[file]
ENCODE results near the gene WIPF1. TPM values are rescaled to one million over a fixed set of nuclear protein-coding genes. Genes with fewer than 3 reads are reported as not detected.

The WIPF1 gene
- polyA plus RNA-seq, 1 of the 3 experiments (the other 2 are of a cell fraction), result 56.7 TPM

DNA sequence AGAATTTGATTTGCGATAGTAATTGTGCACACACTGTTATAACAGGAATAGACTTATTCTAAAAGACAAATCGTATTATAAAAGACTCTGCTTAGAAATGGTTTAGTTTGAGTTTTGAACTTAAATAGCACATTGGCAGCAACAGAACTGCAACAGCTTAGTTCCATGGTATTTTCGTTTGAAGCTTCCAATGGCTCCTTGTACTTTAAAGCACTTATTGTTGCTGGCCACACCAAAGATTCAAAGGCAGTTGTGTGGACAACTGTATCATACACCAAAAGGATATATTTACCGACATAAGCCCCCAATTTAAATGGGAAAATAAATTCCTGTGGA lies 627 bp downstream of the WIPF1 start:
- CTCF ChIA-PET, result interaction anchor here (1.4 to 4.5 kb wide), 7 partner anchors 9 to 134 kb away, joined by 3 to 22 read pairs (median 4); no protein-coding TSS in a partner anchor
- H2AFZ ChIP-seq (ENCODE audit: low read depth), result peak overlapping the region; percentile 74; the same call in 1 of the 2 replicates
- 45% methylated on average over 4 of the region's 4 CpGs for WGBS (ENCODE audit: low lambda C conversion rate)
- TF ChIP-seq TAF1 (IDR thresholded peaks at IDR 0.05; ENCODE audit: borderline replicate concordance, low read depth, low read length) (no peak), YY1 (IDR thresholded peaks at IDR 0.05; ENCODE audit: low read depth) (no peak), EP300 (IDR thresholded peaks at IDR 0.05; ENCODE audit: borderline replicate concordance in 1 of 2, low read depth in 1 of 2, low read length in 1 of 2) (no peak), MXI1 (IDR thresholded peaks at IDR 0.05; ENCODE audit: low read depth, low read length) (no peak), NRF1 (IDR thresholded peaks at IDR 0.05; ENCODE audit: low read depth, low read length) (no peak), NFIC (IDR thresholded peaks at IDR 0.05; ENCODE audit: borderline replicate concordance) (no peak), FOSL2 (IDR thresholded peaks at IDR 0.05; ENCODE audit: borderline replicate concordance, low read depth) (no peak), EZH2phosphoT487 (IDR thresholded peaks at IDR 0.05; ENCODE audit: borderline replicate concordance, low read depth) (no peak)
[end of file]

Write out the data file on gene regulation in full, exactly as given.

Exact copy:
ENCODE results near the gene WIPF1. TPM values are rescaled to one million over a fixed set of nuclear protein-coding genes. Genes with fewer than 3 reads are reported as not detected.

The WIPF1 gene
- polyA plus RNA-seq, 1 of the 3 experiments (the other 2 are of a cell fraction), result 56.7 TPM

DNA sequence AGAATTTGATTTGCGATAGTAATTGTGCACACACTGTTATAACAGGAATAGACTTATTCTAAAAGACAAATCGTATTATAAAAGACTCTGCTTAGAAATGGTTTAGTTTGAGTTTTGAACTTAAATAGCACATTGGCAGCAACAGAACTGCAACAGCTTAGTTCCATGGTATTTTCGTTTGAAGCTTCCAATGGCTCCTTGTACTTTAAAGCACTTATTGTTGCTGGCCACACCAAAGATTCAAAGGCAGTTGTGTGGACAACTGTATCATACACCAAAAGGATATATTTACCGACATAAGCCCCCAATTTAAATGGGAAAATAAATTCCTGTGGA lies 627 bp downstream of the WIPF1 start:
- CTCF ChIA-PET, result interaction anchor here (1.4 to 4.5 kb wide), 7 partner anchors 9 to 134 kb away, joined by 3 to 22 read pairs (median 4); no protein-coding TSS in a partner anchor
- H2AFZ ChIP-seq (ENCODE audit: low read depth), result peak overlapping the region; percentile 74; the same call in 1 of the 2 replicates
- 45% methylated on average over 4 of the region's 4 CpGs for WGBS (ENCODE audit: low lambda C conversion rate)
- TF ChIP-seq TAF1 (IDR thresholded peaks at IDR 0.05; ENCODE audit: borderline replicate concordance, low read depth, low read length) (no peak), YY1 (IDR thresholded peaks at IDR 0.05; ENCODE audit: low read depth) (no peak), EP300 (IDR thresholded peaks at IDR 0.05; ENCODE audit: borderline replicate concordance in 1 of 2, low read depth in 1 of 2, low read length in 1 of 2) (no peak), MXI1 (IDR thresholded peaks at IDR 0.05; ENCODE audit: low read depth, low read length) (no peak), NRF1 (IDR thresholded peaks at IDR 0.05; ENCODE audit: low read depth, low read length) (no peak), NFIC (IDR thresholded peaks at IDR 0.05; ENCODE audit: borderline replicate concordance) (no peak), FOSL2 (IDR thresholded peaks at IDR 0.05; ENCODE audit: borderline replicate concordance, low read depth) (no peak), EZH2phosphoT487 (IDR thresholded peaks at IDR 0.05; ENCODE audit: borderline replicate concordance, low read depth) (no peak)